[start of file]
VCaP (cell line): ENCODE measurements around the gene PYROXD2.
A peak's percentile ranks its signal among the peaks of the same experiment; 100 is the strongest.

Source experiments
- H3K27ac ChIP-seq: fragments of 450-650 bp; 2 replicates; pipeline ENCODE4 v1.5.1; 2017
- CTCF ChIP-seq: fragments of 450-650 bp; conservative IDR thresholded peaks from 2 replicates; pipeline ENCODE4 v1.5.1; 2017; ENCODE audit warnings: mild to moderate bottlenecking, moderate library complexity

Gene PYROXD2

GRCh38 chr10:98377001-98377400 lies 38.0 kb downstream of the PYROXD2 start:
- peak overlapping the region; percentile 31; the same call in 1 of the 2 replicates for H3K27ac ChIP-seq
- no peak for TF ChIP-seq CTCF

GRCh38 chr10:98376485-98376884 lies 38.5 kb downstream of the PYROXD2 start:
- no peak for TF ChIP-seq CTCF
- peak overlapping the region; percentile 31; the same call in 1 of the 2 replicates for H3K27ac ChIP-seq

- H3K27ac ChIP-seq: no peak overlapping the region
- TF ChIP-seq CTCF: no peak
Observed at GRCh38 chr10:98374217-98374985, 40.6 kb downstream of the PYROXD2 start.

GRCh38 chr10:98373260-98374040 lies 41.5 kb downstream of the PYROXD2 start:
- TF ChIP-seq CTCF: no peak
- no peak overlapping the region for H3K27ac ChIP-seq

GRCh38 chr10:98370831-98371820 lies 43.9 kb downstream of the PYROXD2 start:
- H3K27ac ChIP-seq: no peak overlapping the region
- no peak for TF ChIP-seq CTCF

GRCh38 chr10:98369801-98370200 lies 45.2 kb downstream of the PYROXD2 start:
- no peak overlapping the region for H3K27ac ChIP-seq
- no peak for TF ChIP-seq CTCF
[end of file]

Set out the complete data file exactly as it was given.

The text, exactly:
VCaP (cell line): ENCODE measurements around the gene PYROXD2.
A peak's percentile ranks its signal among the peaks of the same experiment; 100 is the strongest.

Source experiments
- H3K27ac ChIP-seq: fragments of 450-650 bp; 2 replicates; pipeline ENCODE4 v1.5.1; 2017
- CTCF ChIP-seq: fragments of 450-650 bp; conservative IDR thresholded peaks from 2 replicates; pipeline ENCODE4 v1.5.1; 2017; ENCODE audit warnings: mild to moderate bottlenecking, moderate library complexity

Gene PYROXD2

GRCh38 chr10:98377001-98377400 lies 38.0 kb downstream of the PYROXD2 start:
- peak overlapping the region; percentile 31; the same call in 1 of the 2 replicates for H3K27ac ChIP-seq
- no peak for TF ChIP-seq CTCF

GRCh38 chr10:98376485-98376884 lies 38.5 kb downstream of the PYROXD2 start:
- no peak for TF ChIP-seq CTCF
- peak overlapping the region; percentile 31; the same call in 1 of the 2 replicates for H3K27ac ChIP-seq

- H3K27ac ChIP-seq: no peak overlapping the region
- TF ChIP-seq CTCF: no peak
Observed at GRCh38 chr10:98374217-98374985, 40.6 kb downstream of the PYROXD2 start.

GRCh38 chr10:98373260-98374040 lies 41.5 kb downstream of the PYROXD2 start:
- TF ChIP-seq CTCF: no peak
- no peak overlapping the region for H3K27ac ChIP-seq

GRCh38 chr10:98370831-98371820 lies 43.9 kb downstream of the PYROXD2 start:
- H3K27ac ChIP-seq: no peak overlapping the region
- no peak for TF ChIP-seq CTCF

GRCh38 chr10:98369801-98370200 lies 45.2 kb downstream of the PYROXD2 start:
- no peak overlapping the region for H3K27ac ChIP-seq
- no peak for TF ChIP-seq CTCF